The first arc of G. Willow Wilson’s run on Wonder Woman draws to a close this week, bringing the war in Durovnia to an end while leaving us with a lot of unanswered questions for our heroine and her divine associates moving forward. This was a storyline that raised a lot of heavy issues, for Wonder Woman herself but also for us as readers as we all grappled with the troubling shades of grey that characterize modern warfare. No matter how good someone’s intentions are, they can still cause harm when they decide to step in with force, and this is especially true in the arena of war. It’s almost impossible not to cause harm in a war, and Wonder Woman comes out of the conflict in Durovnia carrying the weight of that truth. We’ll get into the arc’s conclusion momentarily, but first:
I am about to tell you all of the important things that happened in this issue!
Look away if you haven’t read it yet!
Also, read it! This run has been GREAT so far!
Remember when Diana was the god of war? Oh, the New 52 days. So beautiful in its art, so increasingly troubling in its story choices. For all of that past run’s focus on Diana becoming the embodiment of war, it never really dug into the implications of what that could mean in a deeper, compelling way. War is inherently destructive and damaging. It harms innocents and profits the powerful. In short, it’s everything Wonder Woman hates. And yet, she often finds herself at the center of them. Fighting for peace, yes, but fighting nonetheless.
This arc dug into these contradictions, and fascinatingly so. By the end of this issue, Diana is shook. Yeah, she’s got some other stuff going on with the gods returning, a longing for home and a hope that the Amazons might be accessible again. But the war in Durovnia seems to have thrown her for quite the loop. Ares fashioning himself as a twisted version of her brand of heroism was disconcerting enough, and then the peace talks hit her hard. The president condemned the gods and empires that entered the fray, meaning Ares on the side of the rebels and American military assistance on the side of the government. Diana saw herself as beyond these sides, perhaps even above them, an impartial hero committed to protecting those caught in the middle. When she’s asked to leave with them, painted as part of the problem that exacerbated the conflict rather than part of the solution, it clearly stings.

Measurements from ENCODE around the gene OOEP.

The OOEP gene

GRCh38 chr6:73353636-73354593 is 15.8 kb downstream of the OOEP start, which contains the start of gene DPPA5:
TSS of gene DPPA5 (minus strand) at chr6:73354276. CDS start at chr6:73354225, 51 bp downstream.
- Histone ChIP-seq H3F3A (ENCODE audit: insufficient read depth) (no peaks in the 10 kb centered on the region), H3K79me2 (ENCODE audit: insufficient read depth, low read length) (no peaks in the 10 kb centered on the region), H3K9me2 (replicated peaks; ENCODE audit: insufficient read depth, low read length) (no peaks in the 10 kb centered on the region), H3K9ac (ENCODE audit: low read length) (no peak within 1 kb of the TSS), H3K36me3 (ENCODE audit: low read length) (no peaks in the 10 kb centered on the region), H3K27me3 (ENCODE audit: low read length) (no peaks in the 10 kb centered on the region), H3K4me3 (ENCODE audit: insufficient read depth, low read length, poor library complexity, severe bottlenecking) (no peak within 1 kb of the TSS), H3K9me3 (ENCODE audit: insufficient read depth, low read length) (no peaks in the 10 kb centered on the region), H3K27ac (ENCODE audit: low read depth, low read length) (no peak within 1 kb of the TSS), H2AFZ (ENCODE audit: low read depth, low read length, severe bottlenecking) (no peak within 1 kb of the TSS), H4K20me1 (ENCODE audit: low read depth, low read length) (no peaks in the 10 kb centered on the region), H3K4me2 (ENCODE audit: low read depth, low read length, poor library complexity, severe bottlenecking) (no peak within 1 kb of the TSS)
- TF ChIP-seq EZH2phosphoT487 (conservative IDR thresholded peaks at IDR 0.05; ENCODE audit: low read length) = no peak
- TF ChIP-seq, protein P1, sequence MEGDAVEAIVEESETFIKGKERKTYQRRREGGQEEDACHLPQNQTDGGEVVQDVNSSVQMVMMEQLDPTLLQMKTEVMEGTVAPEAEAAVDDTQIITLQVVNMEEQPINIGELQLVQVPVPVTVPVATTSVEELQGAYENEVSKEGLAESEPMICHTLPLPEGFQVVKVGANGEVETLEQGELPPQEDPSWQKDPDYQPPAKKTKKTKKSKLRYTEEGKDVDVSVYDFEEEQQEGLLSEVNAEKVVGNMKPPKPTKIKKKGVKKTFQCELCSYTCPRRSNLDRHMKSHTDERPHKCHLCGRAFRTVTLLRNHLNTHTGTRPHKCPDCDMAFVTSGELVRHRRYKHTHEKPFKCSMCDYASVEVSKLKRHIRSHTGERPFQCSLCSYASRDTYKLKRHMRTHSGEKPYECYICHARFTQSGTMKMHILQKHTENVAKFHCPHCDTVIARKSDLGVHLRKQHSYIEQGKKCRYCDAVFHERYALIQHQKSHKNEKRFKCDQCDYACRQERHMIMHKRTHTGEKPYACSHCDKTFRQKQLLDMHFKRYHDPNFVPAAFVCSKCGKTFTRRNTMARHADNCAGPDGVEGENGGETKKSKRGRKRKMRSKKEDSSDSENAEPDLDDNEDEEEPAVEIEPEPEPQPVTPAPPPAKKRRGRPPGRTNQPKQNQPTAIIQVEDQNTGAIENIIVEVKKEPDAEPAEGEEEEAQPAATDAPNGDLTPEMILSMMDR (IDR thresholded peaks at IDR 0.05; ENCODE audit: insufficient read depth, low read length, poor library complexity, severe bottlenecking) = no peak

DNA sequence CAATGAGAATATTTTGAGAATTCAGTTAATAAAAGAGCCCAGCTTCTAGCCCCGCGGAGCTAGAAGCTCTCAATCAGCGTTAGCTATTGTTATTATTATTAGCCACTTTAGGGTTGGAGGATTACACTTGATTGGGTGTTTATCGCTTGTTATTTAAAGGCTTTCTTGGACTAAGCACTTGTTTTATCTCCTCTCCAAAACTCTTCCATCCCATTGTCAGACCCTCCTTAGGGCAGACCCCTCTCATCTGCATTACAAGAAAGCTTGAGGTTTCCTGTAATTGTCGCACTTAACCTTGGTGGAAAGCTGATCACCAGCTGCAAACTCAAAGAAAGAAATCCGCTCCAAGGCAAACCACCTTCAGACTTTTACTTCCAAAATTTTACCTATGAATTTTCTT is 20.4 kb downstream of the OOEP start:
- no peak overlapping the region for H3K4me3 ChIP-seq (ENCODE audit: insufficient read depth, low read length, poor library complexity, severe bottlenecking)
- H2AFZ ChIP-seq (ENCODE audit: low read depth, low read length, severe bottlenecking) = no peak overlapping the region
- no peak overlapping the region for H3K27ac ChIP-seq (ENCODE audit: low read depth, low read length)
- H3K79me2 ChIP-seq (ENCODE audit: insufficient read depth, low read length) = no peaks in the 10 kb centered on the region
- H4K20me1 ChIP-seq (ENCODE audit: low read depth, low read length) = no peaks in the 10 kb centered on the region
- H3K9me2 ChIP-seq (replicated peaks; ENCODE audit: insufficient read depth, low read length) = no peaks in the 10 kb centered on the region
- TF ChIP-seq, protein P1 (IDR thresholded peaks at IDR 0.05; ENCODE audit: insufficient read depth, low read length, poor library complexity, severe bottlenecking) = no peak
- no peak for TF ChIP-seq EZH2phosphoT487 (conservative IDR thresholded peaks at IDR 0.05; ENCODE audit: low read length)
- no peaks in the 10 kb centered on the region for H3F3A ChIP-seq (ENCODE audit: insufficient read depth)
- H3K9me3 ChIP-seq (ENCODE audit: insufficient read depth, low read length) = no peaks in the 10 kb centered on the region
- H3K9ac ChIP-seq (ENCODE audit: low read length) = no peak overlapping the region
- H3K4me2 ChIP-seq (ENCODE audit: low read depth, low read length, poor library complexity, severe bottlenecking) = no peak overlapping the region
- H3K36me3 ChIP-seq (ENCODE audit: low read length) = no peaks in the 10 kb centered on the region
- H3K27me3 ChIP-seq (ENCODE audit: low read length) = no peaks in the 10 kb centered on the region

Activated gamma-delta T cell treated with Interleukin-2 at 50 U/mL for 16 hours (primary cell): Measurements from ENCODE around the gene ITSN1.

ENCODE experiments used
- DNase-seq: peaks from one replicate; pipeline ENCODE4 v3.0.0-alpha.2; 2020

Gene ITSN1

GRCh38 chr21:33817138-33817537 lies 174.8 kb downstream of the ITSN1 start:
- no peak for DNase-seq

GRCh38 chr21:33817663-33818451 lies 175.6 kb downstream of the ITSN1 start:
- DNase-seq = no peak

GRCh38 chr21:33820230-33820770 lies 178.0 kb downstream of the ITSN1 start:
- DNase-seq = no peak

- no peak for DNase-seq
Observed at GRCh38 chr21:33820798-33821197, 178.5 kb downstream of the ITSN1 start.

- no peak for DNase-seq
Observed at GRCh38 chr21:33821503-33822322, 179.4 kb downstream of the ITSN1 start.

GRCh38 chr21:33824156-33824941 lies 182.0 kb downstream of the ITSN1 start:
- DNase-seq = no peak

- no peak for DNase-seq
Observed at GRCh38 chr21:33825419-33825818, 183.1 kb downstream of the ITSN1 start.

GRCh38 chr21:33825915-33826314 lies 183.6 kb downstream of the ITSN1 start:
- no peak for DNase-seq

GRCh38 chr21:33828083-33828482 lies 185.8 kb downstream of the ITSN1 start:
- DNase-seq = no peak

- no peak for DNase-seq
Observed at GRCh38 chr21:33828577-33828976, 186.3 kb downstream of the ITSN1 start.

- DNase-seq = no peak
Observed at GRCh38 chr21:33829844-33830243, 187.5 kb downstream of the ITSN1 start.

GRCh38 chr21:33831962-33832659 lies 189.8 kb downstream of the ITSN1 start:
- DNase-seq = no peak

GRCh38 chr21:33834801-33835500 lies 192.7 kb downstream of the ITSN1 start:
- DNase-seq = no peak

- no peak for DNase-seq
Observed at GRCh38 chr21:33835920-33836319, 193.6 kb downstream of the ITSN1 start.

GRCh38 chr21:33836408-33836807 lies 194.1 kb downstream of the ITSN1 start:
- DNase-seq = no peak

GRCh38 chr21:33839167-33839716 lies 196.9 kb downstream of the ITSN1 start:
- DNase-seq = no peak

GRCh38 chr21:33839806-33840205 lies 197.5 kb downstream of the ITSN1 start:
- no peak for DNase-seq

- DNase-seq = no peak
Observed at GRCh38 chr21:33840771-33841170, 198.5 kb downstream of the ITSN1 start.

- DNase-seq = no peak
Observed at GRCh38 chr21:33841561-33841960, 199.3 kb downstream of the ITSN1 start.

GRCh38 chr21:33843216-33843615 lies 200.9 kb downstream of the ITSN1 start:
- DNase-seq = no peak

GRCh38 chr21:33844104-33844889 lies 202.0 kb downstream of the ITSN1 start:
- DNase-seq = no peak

Now, when an old, white dude whose government has been actively oppressing an ethnic minority calls you out like that, it’s a chastisement worth ignoring. I mean, that guy sucks. He’s blaming his own problems and the failings of his government on outside forces, admitting to past mistakes only once the entire nation nearly fell into chaos. This fool could have nipped all of this in the bud ages ago by not being such a terrible president. I feel like Diana should just brush off his dismissal of her and her efforts because, again, he sucks.
Also, so does Ares! Here’s another old, white dude misusing his power. And because of these two jerks, Diana is feeling a bit down on herself, a bit lost even. Not that there weren’t some interesting points raised over the course of their interactions. War is deeply, deeply terrible and it’s hard to be involved in it without hurting someone. But consider the source here. I’m very curious to see how Wonder Woman processes her feelings over the next few issues. It’s interesting that both men have her questioning herself, while Aphrodite and Etta are both telling her that she did a good job. Friggin’ patriarchy. Dudes tearing down women to make themselves feel better are the worst. What Diana needs right now are some more awesome ladies in her corner.
Which leads us to: AMAZONS. Wilson is teasing us at the end of this issue too much for this not to be happening, right? They’ve gotta be coming back! And I am very on board. First, the Amazons are the best and I miss them. And second, it feels like Diana is in a place where she could use some Amazon guidance. She’s been in man’s world for a while now. Their wars and aggressions are wearing on her, so much so that she’s starting to question herself. What she needs is some rad warrior women to remind her who she is, and to help her grapple with the disquieting questions that the harsh realities of modern warfare have raised for her.
Xermanico was back on art duties for this issue, and I liked it even better than his last one. I don’t know if it was him or Romulo Fajardo Jr. that brought in that Ben-Day Dot shading, but it looked super cool, especially in the night scenes with the battle. There was a bit of that two weeks back, but they really leaned into it here, for a nice effect. Xermanico is a good fit for this book, and I’ve enjoyed his two issues more than Cary Nord’s. His Diana feels more powerful and substantial, which is always good to see. And his art has actually improved from issue to issue, which we didn’t get with Nord owing to what appeared to be the time constraints of a bi-weekly book. I was wary when editorial had to swap artists so soon into the run, but they made a good choice here and I hope that we’ll see more of Xermanico in future issues. He carries on some of the cool style choices that Nord established, melding them well with his more conventional superhero comic style. I’m into it.
So we’re back in two weeks with Diana trying to deal with the successful but somewhat demoralizing outcome in Durovnia. Will there be Amazons? I sure hope so. And I’d love to see more of Aphrodite. That lady knows FAR more than she’s telling anybody, and that is definitely going to come into play in the issues to come. Plus, the search for Athena! She was name dropped this week and now I’m eager for her to join the mix as well. Something is up with the gods, and I’m keen for Wonder Woman to get to the bottom of that mystery. And find her mom! We have so much fun ahead of us, gang.